Joint process to reduce costs while strengthening drinking water standards
To reduce costs, increase industry credibility, and promote transparency of human health risk assessment action levels, CSA Group, NSF International, IAPMO, UL, and the Water Quality Association will now use harmonized procedures to develop action levels that are employed when certifying products for potable water use.
Testing is conducted on an array of products that contact drinking water, such as pipes and treatment chemicals, treatment devices, pipes, and faucets, in order to evaluate whether chemicals of concern may be inadvertently added to the drinking water supply. Establishing action levels is necessary for chemicals for which health standards have not been established by the U.S. EPA, Health Canada or other authoritative bodies. Previously, different evaluation procedures had been employed by the certification organizations to evaluate the human health risk associated with chemicals that extracted from products. Action levels derived by the certification organizations have varied, thereby creating inconsistencies in the product certification process.
The harmonized process will be used by all five certification organizations immediately. The certifying organizations will work together to consolidate more than 650 previously established action levels and to harmonize the external peer review process for all future risk assessments through the assistance of the NSF Health Advisory Board (HAB), a group of renowned experts from the regulatory community, academia and industry. The mission and charge of the NSF HAB is:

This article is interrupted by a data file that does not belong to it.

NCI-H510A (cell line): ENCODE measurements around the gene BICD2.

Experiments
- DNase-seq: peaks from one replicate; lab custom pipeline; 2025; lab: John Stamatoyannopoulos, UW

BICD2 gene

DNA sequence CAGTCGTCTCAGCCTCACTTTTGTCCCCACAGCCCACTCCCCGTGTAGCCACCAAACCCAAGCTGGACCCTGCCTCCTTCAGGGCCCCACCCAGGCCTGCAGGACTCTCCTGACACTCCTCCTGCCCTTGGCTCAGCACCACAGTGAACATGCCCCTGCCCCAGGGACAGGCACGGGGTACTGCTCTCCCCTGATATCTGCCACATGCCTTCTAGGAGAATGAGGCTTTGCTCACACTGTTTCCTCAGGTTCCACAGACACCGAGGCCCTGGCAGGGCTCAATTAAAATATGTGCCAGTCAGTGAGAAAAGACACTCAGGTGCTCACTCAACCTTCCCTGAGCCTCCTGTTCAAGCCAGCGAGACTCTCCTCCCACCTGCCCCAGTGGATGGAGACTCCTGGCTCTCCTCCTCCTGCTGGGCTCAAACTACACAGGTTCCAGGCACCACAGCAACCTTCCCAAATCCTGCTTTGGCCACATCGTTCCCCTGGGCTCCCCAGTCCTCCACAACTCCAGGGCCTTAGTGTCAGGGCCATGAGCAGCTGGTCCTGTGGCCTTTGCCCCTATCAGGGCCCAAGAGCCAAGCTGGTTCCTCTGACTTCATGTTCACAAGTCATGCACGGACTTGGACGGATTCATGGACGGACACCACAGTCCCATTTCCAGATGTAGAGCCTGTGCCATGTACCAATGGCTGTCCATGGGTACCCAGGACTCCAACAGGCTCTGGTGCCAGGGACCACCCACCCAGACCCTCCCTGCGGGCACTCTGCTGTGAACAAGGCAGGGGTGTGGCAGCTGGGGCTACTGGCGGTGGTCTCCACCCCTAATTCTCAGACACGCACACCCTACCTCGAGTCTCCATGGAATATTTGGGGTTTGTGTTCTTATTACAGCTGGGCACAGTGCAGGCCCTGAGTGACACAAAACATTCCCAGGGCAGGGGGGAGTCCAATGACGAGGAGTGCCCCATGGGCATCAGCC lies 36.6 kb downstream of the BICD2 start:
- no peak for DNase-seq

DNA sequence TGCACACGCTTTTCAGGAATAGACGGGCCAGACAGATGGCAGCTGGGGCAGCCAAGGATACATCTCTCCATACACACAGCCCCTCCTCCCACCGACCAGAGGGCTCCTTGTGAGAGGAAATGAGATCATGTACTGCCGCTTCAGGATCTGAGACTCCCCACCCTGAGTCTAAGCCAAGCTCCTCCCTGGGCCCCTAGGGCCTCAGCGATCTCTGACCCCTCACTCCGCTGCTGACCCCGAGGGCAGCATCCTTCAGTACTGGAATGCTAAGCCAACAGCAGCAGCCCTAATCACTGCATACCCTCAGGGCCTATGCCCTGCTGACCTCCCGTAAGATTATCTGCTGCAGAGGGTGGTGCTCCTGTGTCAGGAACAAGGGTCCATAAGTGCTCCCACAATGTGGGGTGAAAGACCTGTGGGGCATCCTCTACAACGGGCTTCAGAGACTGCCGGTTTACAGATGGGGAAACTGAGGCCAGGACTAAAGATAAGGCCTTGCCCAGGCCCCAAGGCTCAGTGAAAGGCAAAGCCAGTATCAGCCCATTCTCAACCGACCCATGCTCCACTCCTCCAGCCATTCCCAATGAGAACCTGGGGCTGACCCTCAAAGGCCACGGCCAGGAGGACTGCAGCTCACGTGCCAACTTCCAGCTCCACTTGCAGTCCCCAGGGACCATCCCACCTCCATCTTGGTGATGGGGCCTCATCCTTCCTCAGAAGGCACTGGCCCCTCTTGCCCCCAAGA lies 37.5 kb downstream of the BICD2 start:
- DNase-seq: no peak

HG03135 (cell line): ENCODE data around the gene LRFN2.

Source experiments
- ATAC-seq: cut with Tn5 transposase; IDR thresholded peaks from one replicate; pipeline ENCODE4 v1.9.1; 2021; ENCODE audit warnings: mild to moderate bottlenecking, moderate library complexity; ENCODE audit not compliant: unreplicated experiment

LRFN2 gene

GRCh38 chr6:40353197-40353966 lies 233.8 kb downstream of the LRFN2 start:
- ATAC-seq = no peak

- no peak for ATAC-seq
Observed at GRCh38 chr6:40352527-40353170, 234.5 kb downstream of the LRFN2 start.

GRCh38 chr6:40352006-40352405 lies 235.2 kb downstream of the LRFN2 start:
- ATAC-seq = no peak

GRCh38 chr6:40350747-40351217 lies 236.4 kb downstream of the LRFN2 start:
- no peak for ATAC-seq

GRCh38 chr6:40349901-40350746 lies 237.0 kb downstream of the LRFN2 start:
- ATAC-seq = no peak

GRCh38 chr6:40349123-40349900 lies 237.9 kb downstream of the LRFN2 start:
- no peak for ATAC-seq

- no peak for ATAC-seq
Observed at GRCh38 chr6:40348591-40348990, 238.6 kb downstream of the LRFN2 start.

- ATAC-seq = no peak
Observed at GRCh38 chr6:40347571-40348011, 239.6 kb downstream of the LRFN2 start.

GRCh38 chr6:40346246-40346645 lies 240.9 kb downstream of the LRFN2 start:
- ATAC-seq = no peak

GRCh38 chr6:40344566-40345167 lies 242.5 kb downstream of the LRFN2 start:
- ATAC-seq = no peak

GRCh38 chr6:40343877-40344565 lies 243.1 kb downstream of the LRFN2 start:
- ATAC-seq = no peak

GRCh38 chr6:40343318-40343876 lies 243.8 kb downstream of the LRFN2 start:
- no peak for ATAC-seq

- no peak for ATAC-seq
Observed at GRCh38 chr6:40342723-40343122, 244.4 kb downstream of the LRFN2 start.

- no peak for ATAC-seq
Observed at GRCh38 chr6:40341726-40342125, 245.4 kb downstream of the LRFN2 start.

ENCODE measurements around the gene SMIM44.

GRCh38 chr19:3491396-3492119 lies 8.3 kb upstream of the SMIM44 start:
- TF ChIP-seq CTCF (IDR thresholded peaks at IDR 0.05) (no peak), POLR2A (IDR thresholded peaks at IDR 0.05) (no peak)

- To provide consensus peer review of documents supporting derivation of drinking water action levels
- To review and accept defined methods for performing scientifically-sound human health risk assessments for inclusion in NSF/ANSI 60 and 61, Annex A
- To provide expert peer review, advice and guidance to the participating certification agencies on human health effects issues.
“By coming together and committing to new processes and improved standards, the organizations will work diligently toward helping companies continue to develop and manufacturer safer products,” said Pauli Undesser, WQA Director of Regulatory and Technical Affairs. This increased transparency and efficiency will reduce costs and potential liability for companies by establishing a consensus on action levels across certifiers.
Clif McClellan, NSF International Vice President of Water Systems stated, “The harmonized list of action levels will also be available to help those outside the water treatment arena, such as those in academia and other industries, to better understand and react to chemicals in water.”